Ofcom Launches 5G 6GHz Spectrum Consultation

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Ofcom says high capcity 5G at 6GHz could support holographic projections

Ofcom has asked the mobile industry to help the regulator plan for the arrival of 5G, specifically what the spectrum demands for the next generation of networks will be.

The regulator expects 5G to achieve speeds of between 10Gbps and 50Gbps, providing high capacity for urban areas and supporting a new wave of applications – including holographic projections.

This will be achieved using large blocks of spectrum, but such airwaves are difficult to find at low frequencies. Ofcom says this means ultra-high frequencies above 6GHz will be necessary.

5G at 6GHz

5gic_building_2_smallSpectrum above 6GHz is currently used for purposes like scientific research, satellite broadcasting and weather monitoring and Ofcom wants to see how much and what type of bandwidth will be necessary for 5G so it can ensure how the current occupiers and the mobile industry can coexist.

“We want the UK to be a leader in the next generation of wireless communications,” said Steve Unger, Ofcom’s acting chief executive. “Working with industry, we want to lay the foundations for the UK’s next generation of wireless communications.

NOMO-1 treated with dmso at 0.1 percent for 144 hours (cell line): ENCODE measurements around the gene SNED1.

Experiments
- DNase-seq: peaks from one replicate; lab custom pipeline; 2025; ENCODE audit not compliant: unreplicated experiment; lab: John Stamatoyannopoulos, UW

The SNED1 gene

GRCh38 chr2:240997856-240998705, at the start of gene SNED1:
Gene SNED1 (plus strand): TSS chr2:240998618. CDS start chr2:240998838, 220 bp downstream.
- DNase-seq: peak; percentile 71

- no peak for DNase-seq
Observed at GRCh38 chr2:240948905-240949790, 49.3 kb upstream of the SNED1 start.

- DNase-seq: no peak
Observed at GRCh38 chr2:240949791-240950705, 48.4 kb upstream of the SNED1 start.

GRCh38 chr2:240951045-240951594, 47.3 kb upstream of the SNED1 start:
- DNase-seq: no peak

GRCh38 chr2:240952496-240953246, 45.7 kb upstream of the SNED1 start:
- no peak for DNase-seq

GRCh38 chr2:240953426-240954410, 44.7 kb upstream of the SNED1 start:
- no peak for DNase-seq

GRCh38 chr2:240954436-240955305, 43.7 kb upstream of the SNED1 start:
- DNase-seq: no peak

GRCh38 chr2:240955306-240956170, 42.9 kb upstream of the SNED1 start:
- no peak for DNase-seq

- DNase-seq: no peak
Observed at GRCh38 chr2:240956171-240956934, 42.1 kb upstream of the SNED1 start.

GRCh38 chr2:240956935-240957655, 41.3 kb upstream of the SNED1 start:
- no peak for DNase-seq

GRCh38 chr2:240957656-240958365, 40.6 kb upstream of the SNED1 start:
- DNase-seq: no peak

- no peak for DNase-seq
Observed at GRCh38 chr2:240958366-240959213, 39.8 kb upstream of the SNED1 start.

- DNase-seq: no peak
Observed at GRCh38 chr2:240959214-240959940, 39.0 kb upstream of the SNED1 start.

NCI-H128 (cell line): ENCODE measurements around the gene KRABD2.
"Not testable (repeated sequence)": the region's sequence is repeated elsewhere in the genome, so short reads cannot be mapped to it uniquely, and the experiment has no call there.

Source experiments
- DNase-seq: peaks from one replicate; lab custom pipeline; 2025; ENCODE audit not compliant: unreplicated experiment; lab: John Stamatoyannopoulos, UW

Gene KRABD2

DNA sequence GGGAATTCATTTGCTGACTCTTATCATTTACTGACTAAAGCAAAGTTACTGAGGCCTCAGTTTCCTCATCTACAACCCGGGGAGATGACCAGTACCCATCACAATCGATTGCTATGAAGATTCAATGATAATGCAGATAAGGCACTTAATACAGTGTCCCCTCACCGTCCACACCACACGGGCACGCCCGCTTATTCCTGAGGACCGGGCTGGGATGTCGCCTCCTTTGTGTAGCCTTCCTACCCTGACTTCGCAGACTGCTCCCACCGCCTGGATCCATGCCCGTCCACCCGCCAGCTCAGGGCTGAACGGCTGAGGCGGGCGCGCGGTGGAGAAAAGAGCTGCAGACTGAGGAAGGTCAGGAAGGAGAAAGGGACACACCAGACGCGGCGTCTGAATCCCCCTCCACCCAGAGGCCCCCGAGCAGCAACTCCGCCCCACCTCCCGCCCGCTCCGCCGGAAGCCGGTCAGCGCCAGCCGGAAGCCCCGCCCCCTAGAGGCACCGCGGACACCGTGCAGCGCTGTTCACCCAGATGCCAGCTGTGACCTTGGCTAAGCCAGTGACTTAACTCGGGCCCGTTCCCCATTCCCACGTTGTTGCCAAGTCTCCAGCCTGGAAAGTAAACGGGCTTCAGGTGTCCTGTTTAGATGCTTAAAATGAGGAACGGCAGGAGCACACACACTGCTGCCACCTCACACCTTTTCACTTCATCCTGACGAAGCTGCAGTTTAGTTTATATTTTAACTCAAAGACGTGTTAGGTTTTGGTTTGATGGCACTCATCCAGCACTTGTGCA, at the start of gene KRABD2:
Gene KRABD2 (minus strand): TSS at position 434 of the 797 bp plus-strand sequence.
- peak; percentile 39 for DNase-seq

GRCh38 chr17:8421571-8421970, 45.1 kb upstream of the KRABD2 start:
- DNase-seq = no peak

“5G must deliver a further step change in the capacity of wireless networks, over and above that currently being delivered by 4G. No network has infinite capacity, but we need to move closer to the ideal of there always being sufficient capacity to meet consumers’ needs”


Ofcom has already identified ‘up to 25 times’ more spectrum that can be reassigned for mobile, including the 700MHz band currently used by Digital Terrestrial Television (DTT) and former Ministry of Defence (MoD) bandwidth at 2.3GHz and 3.4GHz that could be auctioned off this year.

The organisation says it doesn’t know when 5G will be commercially available in the UK but says it expects the first applications to be ready by 2020. There are a number of 5G research projects around the world researching the technology, including the 5G Innovation Centre (5GIC) at the University of Surrey.

The GSMA says 5G will be at least 1Gbps and offer low latency, while the 5GIC says the defining feature will be capacity, not speed.

“We want to explore how high frequency spectrum could potentially offer significant capacity for extremely fast 5G mobile data,” added Philip Marnick, Ofcom Spectrum Group Director. ““This could pave the way for innovative new mobile services for UK consumers and businesses.”

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